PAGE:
During tonight's Super Bowl, 84 Lumber, a chain of building-supplies stores, ran a teaser ad about Mexican migrants moving north to the United States for work and opportunity. The first part of the ad is here and the final portion of the ad is up on YouTube and is well worth watching:
Like his full-throated embrace of trade protectionism, Donald Trump's considerable contempt for immigrants and immigration should be recognized for what it is: evidence that he fears America's best days are behind us. He may bitch and moan about so-called globalists who put everyone else's interests ahead of America's own, but only folks fighting over a static or shrinking pie think that way. As conservatives shed their reservations about Trump's lack of principles and embrace his nativist agenda as their own (see, for instance, National Review's cover story on "nationalism"), expect zero-sum thinking to proliferate on the right. Michael Moore and other lefty progs are already struggling with the fact that they agree with Trump on trade; they share a common mind that one person's gain is another's loss. Left and right have effectively given up on growth and innovation; they are arguing instead over strategies to manage decline.
Bluster aside, Trump's obsession with shutting out newcomers (including Iraqis who aided the misbegotten American adventure in that country) and renegotiating NAFTA (which actually created a level playing field among Mexico, Canada, and the United States) springs fully formed out of Christopher Lasch's The Minimal Self: Psychic Survival in Troubled Times. That is, Trump's brittle and perpetually aggrieved sense of identity isn't a sign of strength but a sign that he feels everything in the world is escaping his ability to control it. Lasch, who also wrote The Culture of Narcissism, believed that lack of economic growth in the 1970s and constant Cold War fears of annihilation had created society-wide withdrawal on both psychological and cultural levels. Americans were retreating inward, the better to pretend we could still control at least some aspects of our lives. There are many reasons to be critical of Lasch's methods and conclusions, but I think he helps explain aspects of Trump's agenda and appeal.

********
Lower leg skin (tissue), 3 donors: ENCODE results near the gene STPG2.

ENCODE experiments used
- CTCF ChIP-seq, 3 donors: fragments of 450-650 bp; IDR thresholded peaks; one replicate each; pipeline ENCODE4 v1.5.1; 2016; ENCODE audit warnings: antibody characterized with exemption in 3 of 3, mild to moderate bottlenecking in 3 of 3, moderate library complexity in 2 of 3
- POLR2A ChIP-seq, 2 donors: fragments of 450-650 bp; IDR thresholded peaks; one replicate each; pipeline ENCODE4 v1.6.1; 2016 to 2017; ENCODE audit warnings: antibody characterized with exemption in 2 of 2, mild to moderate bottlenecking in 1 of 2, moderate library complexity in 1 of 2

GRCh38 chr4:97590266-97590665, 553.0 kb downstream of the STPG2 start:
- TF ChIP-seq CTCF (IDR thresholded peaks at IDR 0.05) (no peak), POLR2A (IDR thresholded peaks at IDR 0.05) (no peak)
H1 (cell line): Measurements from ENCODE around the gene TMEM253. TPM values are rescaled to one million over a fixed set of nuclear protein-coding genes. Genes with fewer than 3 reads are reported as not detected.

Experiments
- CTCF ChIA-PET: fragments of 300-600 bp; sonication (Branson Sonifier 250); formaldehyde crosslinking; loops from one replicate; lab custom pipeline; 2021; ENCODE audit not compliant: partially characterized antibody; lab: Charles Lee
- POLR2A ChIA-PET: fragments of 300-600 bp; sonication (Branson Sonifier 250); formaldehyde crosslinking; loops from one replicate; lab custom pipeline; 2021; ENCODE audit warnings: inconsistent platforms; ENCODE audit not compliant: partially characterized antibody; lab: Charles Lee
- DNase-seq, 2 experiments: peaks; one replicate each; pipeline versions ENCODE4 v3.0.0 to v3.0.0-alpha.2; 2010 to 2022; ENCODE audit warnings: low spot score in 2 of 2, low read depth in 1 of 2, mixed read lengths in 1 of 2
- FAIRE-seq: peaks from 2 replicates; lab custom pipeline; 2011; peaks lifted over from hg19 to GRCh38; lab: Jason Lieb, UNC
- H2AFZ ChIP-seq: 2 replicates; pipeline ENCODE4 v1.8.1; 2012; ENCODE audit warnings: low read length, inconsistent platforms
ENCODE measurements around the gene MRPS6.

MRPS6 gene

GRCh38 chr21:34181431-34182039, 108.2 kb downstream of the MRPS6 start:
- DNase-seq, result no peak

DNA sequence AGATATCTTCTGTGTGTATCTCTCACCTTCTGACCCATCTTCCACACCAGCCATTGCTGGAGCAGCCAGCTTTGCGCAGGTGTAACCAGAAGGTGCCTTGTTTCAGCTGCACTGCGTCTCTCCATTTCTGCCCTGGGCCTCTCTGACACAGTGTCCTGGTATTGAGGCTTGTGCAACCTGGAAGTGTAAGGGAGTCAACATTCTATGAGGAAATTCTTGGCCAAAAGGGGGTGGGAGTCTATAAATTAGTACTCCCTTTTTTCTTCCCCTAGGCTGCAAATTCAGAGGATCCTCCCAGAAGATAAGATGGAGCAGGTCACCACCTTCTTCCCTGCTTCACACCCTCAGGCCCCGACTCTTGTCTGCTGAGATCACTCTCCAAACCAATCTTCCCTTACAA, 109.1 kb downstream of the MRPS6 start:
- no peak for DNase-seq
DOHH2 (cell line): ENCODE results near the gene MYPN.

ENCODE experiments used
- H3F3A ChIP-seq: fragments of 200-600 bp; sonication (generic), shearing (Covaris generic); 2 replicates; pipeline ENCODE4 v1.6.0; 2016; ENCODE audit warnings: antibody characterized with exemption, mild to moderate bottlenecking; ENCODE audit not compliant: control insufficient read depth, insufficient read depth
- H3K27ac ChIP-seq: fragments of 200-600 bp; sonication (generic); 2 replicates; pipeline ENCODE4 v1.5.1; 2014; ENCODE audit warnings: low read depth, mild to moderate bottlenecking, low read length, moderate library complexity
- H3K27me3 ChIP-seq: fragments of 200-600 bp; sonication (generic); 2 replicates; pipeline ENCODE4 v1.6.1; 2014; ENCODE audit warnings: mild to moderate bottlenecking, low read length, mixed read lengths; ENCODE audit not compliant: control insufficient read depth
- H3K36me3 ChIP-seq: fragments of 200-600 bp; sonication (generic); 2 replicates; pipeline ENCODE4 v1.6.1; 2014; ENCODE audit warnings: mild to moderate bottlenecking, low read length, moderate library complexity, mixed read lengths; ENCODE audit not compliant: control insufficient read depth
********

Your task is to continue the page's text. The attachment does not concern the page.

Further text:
One of the main goals of libertarianism over the coming months will be to revive an Enlightenment belief in universalism and cosmopolitanism, and of the belief that one can (and should) be a citizen of the world and a citizen of a particular nation, culture, tradition. Trump addresses the world from a defensive crouch, one that is obsessed with fucking over the other guys before they screw you over. It's a cramped and backward-looking way to be, and it will not make America great again, though it may well take us to dark corners of our past, when we banned large swaths of the planet from our shores in the name of preserving a mythic purity.